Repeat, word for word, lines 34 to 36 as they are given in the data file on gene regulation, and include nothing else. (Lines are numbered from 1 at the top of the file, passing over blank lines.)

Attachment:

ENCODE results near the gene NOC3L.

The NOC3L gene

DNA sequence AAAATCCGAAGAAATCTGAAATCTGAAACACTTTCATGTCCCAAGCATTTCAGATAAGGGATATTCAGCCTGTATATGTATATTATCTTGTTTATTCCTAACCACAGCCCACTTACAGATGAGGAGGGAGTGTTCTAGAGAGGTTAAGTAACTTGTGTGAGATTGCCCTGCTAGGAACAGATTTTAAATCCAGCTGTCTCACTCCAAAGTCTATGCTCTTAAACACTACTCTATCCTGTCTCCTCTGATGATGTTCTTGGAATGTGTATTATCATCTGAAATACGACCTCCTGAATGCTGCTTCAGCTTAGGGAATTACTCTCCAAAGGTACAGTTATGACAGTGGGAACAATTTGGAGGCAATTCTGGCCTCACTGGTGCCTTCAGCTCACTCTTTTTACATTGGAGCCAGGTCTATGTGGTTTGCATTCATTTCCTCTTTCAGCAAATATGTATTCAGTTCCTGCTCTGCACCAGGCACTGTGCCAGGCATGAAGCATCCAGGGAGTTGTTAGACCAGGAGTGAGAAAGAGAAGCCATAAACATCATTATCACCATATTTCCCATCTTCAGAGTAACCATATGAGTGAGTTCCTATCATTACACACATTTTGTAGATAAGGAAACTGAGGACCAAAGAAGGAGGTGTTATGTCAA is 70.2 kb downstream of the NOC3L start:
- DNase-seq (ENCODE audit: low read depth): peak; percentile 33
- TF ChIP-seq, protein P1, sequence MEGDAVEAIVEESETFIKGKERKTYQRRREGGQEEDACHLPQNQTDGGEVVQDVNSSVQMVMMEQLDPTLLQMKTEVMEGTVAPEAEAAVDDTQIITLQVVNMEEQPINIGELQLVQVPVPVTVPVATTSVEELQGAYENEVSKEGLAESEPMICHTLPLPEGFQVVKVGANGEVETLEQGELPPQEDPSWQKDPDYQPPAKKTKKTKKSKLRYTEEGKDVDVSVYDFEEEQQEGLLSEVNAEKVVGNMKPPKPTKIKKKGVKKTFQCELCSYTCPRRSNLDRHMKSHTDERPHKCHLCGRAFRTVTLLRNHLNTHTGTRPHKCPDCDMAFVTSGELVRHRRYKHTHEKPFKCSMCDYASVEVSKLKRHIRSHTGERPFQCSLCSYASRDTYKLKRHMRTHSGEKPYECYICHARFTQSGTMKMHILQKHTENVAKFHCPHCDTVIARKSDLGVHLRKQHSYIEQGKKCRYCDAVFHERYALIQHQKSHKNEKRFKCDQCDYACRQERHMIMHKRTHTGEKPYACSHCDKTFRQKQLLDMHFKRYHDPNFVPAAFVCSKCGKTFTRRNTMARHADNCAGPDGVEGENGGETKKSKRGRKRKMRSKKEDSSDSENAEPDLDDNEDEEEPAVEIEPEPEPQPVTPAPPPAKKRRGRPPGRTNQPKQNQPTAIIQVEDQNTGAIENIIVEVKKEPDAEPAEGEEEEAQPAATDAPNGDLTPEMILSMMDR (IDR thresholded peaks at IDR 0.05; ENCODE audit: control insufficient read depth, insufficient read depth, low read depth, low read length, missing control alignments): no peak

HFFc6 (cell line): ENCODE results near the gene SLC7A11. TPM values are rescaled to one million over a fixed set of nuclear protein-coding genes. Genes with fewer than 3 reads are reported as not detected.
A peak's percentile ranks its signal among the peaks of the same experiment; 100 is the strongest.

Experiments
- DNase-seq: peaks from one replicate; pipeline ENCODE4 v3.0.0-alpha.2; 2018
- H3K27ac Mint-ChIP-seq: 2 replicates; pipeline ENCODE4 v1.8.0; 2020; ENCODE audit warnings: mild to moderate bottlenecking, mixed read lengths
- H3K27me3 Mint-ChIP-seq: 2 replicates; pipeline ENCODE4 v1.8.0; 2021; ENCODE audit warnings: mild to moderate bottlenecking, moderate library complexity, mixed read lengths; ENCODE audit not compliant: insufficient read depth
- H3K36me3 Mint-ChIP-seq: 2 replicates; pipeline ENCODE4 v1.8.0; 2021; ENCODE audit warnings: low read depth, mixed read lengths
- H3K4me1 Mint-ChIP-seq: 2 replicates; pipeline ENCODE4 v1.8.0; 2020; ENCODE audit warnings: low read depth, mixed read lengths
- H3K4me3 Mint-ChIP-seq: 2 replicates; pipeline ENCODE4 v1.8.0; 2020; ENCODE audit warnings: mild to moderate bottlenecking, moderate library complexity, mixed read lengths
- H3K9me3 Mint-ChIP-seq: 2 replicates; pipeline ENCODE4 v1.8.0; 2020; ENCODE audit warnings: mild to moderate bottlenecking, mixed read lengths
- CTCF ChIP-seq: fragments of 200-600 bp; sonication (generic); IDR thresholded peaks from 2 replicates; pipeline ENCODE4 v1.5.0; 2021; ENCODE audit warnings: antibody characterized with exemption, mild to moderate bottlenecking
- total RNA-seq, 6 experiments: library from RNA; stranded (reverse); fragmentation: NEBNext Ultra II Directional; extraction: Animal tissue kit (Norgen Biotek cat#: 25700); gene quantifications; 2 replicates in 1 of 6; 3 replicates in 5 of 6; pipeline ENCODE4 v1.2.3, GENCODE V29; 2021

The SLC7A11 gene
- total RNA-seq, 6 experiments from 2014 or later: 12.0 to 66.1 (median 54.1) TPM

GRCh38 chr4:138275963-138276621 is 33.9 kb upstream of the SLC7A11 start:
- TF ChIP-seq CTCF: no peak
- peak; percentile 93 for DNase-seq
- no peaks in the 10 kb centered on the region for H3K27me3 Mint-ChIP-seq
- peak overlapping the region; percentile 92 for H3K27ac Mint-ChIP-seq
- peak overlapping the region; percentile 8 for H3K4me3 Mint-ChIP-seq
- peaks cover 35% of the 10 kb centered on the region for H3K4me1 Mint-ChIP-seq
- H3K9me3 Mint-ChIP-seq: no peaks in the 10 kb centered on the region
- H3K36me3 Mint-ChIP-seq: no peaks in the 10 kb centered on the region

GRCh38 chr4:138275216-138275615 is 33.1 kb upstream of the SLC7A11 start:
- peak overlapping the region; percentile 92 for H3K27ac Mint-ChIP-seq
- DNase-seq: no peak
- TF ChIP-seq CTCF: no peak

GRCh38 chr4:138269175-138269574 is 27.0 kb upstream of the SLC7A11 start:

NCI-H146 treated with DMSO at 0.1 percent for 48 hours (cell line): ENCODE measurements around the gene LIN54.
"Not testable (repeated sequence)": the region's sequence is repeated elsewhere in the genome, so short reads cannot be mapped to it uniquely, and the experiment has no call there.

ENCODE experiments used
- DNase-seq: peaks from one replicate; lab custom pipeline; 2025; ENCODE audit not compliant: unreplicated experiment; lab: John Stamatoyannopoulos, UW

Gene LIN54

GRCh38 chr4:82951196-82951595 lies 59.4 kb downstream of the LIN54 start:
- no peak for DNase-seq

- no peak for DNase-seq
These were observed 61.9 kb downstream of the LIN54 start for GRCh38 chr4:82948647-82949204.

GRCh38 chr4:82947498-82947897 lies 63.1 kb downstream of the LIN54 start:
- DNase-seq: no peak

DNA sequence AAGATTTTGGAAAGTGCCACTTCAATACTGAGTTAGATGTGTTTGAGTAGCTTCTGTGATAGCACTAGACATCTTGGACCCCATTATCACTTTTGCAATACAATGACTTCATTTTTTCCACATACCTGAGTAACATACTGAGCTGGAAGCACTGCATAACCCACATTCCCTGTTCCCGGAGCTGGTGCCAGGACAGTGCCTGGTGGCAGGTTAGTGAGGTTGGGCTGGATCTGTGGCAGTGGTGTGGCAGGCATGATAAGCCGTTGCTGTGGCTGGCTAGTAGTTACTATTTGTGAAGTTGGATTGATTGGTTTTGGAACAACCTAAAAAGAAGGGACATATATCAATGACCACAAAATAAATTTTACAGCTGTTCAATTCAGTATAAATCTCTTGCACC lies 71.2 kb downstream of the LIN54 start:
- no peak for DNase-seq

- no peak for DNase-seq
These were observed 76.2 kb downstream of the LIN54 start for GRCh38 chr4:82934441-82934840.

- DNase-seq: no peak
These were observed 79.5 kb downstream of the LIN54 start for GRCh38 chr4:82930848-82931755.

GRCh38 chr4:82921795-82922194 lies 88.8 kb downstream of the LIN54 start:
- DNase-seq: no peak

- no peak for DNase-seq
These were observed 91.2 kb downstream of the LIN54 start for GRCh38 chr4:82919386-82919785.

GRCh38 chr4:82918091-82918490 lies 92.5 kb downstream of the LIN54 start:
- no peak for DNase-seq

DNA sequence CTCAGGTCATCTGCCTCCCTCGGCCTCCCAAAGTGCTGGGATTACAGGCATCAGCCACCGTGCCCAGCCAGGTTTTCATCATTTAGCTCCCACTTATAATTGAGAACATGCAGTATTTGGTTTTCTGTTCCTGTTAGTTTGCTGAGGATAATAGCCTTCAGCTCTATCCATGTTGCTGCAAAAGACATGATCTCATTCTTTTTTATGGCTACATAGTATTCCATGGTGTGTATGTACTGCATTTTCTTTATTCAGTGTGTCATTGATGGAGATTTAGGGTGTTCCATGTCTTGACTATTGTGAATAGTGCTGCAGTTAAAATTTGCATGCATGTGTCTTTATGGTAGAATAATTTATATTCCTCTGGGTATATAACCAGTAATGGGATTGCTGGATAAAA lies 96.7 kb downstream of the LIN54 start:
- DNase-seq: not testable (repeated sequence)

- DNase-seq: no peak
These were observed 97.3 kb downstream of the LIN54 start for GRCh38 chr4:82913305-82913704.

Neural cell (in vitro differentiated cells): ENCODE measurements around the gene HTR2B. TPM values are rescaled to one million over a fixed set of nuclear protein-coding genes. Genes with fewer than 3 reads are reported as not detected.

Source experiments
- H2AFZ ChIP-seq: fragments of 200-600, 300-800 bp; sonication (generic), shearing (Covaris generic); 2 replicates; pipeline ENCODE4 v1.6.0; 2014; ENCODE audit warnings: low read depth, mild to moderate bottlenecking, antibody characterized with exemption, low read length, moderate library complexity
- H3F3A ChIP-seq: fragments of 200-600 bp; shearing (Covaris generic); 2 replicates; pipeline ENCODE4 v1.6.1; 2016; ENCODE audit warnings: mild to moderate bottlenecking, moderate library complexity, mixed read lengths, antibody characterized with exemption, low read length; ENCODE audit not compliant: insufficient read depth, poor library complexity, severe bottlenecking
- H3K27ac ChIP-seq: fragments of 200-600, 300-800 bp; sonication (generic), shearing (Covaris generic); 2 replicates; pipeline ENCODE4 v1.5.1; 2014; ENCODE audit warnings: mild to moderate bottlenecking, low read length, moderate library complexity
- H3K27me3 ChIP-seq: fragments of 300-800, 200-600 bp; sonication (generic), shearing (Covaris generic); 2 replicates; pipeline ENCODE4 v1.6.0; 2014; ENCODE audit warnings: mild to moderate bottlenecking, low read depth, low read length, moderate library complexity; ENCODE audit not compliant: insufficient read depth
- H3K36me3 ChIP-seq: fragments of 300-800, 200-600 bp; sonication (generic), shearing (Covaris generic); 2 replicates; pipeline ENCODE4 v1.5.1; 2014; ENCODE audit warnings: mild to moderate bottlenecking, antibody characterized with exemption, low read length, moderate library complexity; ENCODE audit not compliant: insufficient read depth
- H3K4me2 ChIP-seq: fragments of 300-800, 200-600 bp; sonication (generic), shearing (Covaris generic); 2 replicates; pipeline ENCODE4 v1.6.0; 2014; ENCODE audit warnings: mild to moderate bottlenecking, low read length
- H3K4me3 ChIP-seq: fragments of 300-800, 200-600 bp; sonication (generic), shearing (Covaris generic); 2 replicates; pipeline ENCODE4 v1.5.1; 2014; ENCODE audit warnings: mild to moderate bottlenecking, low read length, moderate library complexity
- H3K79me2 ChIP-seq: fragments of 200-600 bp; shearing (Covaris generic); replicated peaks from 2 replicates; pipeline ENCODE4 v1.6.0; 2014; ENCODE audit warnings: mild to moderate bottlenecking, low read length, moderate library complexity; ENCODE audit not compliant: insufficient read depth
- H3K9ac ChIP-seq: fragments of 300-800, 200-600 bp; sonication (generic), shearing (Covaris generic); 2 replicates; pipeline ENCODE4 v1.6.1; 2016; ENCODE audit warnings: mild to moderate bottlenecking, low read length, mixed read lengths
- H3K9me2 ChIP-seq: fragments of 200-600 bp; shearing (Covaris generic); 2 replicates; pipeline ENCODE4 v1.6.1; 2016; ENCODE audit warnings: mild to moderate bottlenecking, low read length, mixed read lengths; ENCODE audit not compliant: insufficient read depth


NCI-H146 treated with DMSO at 0.1 percent for 48 hours (cell line): ENCODE measurements around the gene LIN54.
"Not testable (repeated sequence)": the region's sequence is repeated elsewhere in the genome, so short reads cannot be mapped to it uniquely, and the experiment has no call there.

ENCODE experiments used